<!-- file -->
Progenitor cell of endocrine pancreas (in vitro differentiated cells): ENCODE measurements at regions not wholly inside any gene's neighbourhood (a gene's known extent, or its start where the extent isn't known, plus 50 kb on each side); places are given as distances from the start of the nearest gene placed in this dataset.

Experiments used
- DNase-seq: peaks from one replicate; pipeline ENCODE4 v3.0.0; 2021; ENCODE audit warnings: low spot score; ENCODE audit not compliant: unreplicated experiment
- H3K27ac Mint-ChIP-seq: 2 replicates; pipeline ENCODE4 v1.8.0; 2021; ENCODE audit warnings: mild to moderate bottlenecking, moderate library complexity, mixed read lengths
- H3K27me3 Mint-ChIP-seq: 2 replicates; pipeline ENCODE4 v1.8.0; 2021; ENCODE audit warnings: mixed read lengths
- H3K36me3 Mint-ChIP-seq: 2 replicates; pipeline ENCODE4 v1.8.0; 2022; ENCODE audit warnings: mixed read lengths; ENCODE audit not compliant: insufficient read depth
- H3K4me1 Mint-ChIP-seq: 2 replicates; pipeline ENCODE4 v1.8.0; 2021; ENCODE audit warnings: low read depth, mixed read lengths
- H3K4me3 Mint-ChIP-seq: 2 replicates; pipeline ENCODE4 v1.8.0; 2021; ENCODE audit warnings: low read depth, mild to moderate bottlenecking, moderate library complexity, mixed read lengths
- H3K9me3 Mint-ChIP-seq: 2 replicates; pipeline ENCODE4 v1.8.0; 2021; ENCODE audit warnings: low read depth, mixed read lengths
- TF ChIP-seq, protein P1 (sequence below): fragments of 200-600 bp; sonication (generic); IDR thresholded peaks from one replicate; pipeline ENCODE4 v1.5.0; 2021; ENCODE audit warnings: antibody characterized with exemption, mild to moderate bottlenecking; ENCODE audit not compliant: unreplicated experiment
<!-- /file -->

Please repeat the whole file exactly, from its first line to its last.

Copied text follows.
Progenitor cell of endocrine pancreas (in vitro differentiated cells): ENCODE measurements at regions not wholly inside any gene's neighbourhood (a gene's known extent, or its start where the extent isn't known, plus 50 kb on each side); places are given as distances from the start of the nearest gene placed in this dataset.

Experiments used
- DNase-seq: peaks from one replicate; pipeline ENCODE4 v3.0.0; 2021; ENCODE audit warnings: low spot score; ENCODE audit not compliant: unreplicated experiment
- H3K27ac Mint-ChIP-seq: 2 replicates; pipeline ENCODE4 v1.8.0; 2021; ENCODE audit warnings: mild to moderate bottlenecking, moderate library complexity, mixed read lengths
- H3K27me3 Mint-ChIP-seq: 2 replicates; pipeline ENCODE4 v1.8.0; 2021; ENCODE audit warnings: mixed read lengths
- H3K36me3 Mint-ChIP-seq: 2 replicates; pipeline ENCODE4 v1.8.0; 2022; ENCODE audit warnings: mixed read lengths; ENCODE audit not compliant: insufficient read depth
- H3K4me1 Mint-ChIP-seq: 2 replicates; pipeline ENCODE4 v1.8.0; 2021; ENCODE audit warnings: low read depth, mixed read lengths
- H3K4me3 Mint-ChIP-seq: 2 replicates; pipeline ENCODE4 v1.8.0; 2021; ENCODE audit warnings: low read depth, mild to moderate bottlenecking, moderate library complexity, mixed read lengths
- H3K9me3 Mint-ChIP-seq: 2 replicates; pipeline ENCODE4 v1.8.0; 2021; ENCODE audit warnings: low read depth, mixed read lengths
- TF ChIP-seq, protein P1 (sequence below): fragments of 200-600 bp; sonication (generic); IDR thresholded peaks from one replicate; pipeline ENCODE4 v1.5.0; 2021; ENCODE audit warnings: antibody characterized with exemption, mild to moderate bottlenecking; ENCODE audit not compliant: unreplicated experiment